Follow-Up to “Margaret Atwood and the Future of Food”

In the television series Fringe, there is an exchange between two scientists who recognize that they have gone too far in some of their research. Quoted here is a portion of the script as Dr. Walter Bishop (played by John Noble) and Dr. Nicholas Boone (played by Jefferson Mays)1 reflect on past mistakes, souls, redemption, and judgement.

WALTER: Well… that makes one of us. A little memory loss is often kind to the soul.
NICHOLAS BOONE: That a figure of speech? Or do you believe there is such a thing? The soul?
WALTER: There are days when I wish I did. There are days when I wish I didn’t.
NICHOLAS BOONE: I often wake up at night, frightened, with the understanding that there are things man shouldn’t know. That the scientific trespasses I’ve committed…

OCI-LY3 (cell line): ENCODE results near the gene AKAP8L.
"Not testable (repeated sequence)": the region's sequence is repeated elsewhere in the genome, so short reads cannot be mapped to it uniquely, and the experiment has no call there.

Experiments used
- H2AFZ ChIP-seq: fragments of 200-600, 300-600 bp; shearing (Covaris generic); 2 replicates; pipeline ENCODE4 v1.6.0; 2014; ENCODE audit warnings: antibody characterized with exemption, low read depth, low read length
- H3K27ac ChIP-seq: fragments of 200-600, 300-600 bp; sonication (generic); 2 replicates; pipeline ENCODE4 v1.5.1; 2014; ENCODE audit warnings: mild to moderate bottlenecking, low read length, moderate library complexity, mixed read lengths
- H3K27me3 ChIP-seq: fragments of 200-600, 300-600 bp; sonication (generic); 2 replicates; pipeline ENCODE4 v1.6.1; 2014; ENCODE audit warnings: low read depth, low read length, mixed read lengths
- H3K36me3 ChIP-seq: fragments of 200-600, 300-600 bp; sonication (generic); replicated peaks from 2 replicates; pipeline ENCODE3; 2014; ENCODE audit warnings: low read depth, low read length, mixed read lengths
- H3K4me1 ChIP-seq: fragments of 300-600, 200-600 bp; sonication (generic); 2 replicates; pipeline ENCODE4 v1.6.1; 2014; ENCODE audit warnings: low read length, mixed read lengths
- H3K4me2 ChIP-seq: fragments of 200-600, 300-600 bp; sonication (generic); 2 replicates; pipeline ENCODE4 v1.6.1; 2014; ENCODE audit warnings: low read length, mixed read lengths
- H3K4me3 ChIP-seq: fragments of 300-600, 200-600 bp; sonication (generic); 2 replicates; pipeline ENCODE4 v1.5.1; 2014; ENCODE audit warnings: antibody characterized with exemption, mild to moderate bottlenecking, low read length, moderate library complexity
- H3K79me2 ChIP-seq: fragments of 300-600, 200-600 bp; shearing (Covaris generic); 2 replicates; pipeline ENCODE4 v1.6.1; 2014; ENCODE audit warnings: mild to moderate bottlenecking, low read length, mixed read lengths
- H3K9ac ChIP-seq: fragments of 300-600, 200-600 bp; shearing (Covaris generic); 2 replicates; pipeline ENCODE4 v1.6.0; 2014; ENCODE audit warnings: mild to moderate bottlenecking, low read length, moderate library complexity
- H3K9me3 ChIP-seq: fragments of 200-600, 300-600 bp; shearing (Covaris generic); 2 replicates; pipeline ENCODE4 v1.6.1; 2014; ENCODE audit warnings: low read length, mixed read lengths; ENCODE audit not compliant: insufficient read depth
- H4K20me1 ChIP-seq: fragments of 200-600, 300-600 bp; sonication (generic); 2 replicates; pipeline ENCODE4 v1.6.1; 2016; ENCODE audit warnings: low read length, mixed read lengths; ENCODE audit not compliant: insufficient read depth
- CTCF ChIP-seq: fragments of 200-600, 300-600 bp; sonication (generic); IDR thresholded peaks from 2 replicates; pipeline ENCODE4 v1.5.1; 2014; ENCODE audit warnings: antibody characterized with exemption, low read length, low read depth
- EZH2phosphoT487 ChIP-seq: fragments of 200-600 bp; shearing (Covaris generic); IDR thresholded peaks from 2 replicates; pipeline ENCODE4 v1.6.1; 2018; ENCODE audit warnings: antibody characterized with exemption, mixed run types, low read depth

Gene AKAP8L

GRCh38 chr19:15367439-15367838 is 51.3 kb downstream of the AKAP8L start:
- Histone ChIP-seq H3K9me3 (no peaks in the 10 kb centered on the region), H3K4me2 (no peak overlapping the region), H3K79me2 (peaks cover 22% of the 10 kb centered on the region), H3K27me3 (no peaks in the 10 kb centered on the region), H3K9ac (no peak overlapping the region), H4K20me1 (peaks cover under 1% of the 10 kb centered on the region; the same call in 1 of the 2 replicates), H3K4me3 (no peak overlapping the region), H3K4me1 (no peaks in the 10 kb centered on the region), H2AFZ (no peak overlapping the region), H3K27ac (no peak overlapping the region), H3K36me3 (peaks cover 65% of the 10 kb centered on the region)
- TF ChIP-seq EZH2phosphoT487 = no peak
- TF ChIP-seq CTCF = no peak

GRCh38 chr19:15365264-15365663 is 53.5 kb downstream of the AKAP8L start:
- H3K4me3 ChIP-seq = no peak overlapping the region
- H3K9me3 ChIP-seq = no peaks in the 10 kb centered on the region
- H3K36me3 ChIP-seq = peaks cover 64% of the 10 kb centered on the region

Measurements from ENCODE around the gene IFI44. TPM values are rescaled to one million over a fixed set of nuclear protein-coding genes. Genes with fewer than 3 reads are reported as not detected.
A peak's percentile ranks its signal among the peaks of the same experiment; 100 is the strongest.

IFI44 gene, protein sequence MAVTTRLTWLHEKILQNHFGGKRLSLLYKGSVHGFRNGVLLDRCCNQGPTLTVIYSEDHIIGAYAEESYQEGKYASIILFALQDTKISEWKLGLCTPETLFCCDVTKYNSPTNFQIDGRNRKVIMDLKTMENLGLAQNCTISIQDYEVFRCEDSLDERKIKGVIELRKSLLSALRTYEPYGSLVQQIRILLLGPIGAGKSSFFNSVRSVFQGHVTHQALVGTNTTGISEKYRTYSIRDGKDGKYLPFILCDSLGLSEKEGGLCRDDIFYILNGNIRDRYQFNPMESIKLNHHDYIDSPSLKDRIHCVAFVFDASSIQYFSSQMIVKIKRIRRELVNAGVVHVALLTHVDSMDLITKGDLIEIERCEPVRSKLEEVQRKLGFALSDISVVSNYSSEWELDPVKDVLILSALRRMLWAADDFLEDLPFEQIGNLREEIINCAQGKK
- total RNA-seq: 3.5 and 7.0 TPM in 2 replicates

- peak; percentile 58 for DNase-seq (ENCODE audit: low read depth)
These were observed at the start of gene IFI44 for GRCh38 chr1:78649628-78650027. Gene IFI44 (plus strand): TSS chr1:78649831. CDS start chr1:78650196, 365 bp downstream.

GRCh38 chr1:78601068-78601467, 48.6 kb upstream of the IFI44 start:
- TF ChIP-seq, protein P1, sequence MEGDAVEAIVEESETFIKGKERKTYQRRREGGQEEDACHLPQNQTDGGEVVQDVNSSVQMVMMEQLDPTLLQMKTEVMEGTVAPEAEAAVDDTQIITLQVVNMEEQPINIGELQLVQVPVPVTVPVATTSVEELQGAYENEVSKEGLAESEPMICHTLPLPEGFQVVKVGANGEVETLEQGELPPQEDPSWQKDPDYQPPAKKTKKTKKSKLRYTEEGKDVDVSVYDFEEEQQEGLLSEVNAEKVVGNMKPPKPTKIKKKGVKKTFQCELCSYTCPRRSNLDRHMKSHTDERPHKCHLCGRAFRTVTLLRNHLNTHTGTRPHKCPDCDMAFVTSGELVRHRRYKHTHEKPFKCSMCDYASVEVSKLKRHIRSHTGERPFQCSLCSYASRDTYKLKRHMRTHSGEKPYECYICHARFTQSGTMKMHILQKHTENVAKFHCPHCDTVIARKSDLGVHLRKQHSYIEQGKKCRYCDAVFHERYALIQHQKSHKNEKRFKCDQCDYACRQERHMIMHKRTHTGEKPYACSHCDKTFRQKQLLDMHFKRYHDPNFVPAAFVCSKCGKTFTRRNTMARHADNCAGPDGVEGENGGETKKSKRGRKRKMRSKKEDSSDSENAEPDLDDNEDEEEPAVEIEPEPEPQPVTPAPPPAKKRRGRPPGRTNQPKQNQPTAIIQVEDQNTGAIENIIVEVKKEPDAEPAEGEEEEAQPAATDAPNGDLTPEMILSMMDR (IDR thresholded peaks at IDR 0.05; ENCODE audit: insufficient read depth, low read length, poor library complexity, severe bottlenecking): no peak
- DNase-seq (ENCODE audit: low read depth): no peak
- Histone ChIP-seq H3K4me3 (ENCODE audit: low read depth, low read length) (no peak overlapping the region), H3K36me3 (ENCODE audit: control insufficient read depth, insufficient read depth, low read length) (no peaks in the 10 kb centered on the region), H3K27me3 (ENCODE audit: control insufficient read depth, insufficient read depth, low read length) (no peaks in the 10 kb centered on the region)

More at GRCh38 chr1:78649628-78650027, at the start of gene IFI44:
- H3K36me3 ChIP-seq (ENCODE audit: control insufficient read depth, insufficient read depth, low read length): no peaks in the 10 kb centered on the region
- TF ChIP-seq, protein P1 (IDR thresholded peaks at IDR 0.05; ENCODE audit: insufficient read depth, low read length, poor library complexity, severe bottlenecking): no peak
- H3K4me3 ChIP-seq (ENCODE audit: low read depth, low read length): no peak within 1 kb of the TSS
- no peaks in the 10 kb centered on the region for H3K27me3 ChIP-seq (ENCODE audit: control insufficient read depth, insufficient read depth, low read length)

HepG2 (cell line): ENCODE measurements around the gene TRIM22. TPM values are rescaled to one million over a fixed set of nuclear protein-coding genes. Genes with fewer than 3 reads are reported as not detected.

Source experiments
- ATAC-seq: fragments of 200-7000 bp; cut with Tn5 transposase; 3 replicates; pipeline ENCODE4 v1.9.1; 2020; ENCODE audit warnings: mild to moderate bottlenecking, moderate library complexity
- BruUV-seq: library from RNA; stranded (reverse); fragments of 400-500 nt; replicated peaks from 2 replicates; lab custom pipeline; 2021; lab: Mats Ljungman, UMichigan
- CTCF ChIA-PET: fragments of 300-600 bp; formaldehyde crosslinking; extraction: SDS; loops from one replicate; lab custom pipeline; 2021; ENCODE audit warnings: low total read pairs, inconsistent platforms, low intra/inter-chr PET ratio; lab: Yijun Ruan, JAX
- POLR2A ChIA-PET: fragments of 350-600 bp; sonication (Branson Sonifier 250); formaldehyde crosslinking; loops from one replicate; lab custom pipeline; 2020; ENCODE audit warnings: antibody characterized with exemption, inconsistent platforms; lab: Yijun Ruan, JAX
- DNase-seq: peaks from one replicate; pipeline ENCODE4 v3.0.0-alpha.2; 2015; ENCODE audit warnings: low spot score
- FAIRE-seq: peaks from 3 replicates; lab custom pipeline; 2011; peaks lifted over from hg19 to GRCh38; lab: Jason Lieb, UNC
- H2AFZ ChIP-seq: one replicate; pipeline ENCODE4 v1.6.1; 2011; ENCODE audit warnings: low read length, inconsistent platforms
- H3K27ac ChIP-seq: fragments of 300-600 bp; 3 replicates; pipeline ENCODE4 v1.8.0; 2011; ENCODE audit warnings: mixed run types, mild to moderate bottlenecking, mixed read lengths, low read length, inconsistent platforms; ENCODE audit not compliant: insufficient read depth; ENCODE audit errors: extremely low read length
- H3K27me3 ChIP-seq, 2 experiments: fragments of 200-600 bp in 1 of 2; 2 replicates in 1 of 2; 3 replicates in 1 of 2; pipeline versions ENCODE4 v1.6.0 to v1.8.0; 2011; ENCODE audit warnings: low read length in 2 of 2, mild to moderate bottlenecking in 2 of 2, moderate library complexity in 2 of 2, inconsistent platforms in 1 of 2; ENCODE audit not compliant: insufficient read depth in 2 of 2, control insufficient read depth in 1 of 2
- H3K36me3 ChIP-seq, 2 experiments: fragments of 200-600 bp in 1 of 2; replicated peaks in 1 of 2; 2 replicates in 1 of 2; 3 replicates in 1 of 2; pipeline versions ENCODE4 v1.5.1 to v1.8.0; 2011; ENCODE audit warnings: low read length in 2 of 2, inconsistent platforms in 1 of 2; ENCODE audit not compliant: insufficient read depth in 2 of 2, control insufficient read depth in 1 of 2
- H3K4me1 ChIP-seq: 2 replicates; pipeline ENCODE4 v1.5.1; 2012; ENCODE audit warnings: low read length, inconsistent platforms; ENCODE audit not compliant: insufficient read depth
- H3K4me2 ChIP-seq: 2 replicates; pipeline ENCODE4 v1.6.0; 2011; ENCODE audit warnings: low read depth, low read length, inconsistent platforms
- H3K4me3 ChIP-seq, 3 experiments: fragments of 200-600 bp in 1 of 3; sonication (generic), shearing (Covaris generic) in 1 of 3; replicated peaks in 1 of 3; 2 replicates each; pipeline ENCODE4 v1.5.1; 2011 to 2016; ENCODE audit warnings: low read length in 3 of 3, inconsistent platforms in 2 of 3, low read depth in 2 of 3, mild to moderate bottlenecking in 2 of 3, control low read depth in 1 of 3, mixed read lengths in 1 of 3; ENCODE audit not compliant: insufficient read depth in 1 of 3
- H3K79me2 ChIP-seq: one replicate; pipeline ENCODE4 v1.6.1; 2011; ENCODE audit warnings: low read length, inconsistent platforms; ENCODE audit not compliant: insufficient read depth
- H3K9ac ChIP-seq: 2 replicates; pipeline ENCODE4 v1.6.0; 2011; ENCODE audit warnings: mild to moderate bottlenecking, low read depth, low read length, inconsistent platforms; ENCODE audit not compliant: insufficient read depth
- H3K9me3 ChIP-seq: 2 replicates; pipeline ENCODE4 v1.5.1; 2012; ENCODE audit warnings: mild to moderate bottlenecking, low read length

WALTER: …will one day be judged. Belly and I would often debate this very thing. William Bell. You’ve heard of him?
NICHOLAS BOONE: Well, of course. Founder of Massive Dynamic, richest man in the world.
WALTER: We used to share a lab. Quite a fall, hmm? If indeed there is a soul, we must consider then that there is still time for redemption. We’re not being hauled off to be judged yet, Nicholas.2

Similarly, one of the themes that can be picked out in Margaret Atwood’s Oryx and Crake trilogy is a critique of science. The books point us toward questions related to what should and should not be attempted in the scientific endeavour. There are many things that can be attempted; yet, humans must ask, “What are the costs involved in such a path?” To this date we have not been good at analyzing such questions or setting appropriate limits. Yet, “there is still time for redemption.”

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